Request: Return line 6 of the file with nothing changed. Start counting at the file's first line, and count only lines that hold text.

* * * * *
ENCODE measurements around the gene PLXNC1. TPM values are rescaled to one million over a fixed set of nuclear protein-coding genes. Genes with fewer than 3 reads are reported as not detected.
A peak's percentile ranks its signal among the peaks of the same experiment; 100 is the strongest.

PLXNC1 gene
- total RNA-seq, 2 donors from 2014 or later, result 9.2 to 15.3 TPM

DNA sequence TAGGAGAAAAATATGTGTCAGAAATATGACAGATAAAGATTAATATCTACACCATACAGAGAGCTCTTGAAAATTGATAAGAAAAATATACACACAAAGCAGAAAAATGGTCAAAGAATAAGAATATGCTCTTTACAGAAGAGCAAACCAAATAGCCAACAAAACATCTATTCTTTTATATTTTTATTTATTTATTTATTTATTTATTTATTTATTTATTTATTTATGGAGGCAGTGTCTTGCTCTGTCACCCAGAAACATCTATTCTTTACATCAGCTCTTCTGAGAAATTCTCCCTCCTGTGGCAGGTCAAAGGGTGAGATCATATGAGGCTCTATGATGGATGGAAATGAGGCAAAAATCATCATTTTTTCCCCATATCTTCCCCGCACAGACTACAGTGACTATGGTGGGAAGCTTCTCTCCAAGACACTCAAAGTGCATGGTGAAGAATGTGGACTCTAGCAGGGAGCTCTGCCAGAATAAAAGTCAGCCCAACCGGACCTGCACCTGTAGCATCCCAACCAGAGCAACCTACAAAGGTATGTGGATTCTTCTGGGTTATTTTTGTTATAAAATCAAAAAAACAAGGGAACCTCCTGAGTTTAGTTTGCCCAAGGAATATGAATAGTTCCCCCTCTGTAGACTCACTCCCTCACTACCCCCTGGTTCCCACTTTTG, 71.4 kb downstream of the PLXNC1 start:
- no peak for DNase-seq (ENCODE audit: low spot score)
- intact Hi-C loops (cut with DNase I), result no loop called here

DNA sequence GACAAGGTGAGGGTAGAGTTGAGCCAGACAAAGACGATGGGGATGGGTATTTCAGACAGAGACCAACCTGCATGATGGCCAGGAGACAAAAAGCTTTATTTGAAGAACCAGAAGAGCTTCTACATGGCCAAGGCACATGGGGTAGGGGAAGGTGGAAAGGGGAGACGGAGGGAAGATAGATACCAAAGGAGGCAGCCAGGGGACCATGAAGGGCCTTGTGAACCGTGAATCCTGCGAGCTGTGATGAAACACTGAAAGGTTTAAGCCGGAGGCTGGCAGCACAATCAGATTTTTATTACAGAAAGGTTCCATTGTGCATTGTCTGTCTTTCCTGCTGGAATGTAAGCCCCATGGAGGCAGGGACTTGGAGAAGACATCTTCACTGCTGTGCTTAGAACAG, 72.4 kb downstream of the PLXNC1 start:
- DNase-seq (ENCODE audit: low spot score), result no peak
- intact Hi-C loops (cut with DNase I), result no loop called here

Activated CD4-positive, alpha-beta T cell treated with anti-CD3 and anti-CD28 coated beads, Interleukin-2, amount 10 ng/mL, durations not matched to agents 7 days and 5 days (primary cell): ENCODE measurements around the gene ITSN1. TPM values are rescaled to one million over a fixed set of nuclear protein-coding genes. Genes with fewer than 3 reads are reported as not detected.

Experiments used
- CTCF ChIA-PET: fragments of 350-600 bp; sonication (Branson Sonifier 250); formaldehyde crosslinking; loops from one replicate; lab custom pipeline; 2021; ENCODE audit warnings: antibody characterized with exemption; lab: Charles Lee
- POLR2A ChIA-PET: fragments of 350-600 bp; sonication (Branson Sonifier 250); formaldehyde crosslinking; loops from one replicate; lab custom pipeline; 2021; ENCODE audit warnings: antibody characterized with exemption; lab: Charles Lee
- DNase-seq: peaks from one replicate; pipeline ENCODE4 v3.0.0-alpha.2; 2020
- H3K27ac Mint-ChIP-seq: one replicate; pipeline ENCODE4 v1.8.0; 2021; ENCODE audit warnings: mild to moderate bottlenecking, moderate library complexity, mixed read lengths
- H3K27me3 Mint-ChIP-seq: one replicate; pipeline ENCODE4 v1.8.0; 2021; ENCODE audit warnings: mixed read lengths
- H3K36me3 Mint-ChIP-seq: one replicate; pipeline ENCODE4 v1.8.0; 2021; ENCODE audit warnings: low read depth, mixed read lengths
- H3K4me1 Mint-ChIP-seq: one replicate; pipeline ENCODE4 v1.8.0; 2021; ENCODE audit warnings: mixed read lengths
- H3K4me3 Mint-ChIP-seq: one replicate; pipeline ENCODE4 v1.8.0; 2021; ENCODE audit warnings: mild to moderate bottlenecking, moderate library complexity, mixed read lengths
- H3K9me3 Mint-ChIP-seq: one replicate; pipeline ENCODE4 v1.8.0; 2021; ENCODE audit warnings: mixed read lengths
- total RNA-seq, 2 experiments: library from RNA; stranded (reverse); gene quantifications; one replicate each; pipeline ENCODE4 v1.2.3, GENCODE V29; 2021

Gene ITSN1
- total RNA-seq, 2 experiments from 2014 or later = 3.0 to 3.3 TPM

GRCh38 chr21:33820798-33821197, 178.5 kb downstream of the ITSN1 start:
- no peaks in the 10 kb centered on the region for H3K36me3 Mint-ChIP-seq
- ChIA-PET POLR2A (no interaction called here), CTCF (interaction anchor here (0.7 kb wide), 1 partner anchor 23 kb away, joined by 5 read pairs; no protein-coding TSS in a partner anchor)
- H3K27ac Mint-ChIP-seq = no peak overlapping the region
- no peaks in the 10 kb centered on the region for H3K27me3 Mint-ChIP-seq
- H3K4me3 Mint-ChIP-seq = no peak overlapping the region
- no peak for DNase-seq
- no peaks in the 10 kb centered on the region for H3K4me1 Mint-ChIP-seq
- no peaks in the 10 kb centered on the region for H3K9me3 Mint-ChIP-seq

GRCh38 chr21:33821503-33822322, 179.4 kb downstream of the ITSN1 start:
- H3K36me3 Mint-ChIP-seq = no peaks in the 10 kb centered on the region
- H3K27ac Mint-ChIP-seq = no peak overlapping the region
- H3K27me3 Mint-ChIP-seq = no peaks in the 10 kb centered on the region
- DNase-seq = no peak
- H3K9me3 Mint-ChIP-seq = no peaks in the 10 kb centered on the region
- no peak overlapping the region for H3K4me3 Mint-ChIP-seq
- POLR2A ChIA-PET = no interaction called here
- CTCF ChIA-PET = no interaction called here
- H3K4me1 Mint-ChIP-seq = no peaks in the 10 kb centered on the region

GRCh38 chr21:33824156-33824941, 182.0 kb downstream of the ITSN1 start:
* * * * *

- no peak for DNase-seq (ENCODE audit: low spot score)